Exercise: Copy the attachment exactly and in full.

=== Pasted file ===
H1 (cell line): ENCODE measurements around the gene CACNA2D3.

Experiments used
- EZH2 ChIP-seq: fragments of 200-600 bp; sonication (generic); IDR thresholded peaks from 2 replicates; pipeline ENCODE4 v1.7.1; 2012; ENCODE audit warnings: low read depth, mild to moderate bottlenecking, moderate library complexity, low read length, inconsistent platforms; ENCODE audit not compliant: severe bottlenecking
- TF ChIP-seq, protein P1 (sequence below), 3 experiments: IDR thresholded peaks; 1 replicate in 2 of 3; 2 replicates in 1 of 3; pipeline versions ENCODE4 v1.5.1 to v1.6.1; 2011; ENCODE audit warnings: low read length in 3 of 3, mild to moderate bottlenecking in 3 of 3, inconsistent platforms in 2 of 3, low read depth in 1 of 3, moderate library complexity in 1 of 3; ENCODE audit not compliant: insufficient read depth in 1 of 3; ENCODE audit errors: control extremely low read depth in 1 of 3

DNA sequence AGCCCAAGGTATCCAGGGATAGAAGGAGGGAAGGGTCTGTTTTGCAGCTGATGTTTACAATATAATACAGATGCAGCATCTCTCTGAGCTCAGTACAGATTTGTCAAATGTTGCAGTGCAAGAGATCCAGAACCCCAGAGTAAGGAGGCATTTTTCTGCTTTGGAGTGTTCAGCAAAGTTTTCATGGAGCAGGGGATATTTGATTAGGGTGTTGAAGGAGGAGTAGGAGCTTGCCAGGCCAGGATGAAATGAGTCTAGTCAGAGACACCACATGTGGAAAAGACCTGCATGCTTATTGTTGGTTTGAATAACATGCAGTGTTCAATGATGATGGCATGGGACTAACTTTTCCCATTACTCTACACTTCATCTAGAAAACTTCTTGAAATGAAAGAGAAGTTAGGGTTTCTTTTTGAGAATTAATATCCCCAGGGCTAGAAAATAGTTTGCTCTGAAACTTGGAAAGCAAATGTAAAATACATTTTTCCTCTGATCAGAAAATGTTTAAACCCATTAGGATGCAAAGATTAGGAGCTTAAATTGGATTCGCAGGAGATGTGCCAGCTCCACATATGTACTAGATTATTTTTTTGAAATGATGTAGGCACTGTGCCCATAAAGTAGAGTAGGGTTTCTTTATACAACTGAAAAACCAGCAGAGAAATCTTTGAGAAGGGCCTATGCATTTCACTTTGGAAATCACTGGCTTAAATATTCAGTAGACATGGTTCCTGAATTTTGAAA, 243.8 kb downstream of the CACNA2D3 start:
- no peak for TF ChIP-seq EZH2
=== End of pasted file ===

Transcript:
H1 (cell line): ENCODE measurements around the gene CACNA2D3.

Experiments used
- EZH2 ChIP-seq: fragments of 200-600 bp; sonication (generic); IDR thresholded peaks from 2 replicates; pipeline ENCODE4 v1.7.1; 2012; ENCODE audit warnings: low read depth, mild to moderate bottlenecking, moderate library complexity, low read length, inconsistent platforms; ENCODE audit not compliant: severe bottlenecking
- TF ChIP-seq, protein P1 (sequence below), 3 experiments: IDR thresholded peaks; 1 replicate in 2 of 3; 2 replicates in 1 of 3; pipeline versions ENCODE4 v1.5.1 to v1.6.1; 2011; ENCODE audit warnings: low read length in 3 of 3, mild to moderate bottlenecking in 3 of 3, inconsistent platforms in 2 of 3, low read depth in 1 of 3, moderate library complexity in 1 of 3; ENCODE audit not compliant: insufficient read depth in 1 of 3; ENCODE audit errors: control extremely low read depth in 1 of 3

DNA sequence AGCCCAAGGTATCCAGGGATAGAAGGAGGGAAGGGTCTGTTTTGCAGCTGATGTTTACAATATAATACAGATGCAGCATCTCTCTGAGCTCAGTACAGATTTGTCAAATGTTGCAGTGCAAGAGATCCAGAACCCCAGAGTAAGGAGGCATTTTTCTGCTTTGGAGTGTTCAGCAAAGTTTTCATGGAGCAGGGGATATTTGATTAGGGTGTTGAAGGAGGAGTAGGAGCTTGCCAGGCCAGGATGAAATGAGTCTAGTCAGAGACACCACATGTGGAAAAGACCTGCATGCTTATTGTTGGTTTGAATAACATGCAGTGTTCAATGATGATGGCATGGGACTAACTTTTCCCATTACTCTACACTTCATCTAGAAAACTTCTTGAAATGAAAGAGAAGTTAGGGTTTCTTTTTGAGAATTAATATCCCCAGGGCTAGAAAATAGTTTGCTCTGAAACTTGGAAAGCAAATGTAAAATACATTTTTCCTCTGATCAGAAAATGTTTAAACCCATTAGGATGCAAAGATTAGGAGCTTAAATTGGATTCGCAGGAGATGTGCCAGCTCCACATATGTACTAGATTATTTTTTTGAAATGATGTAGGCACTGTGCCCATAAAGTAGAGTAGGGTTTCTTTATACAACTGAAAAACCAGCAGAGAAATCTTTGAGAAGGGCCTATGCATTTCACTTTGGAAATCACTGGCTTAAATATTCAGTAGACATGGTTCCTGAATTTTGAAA, 243.8 kb downstream of the CACNA2D3 start:
- no peak for TF ChIP-seq EZH2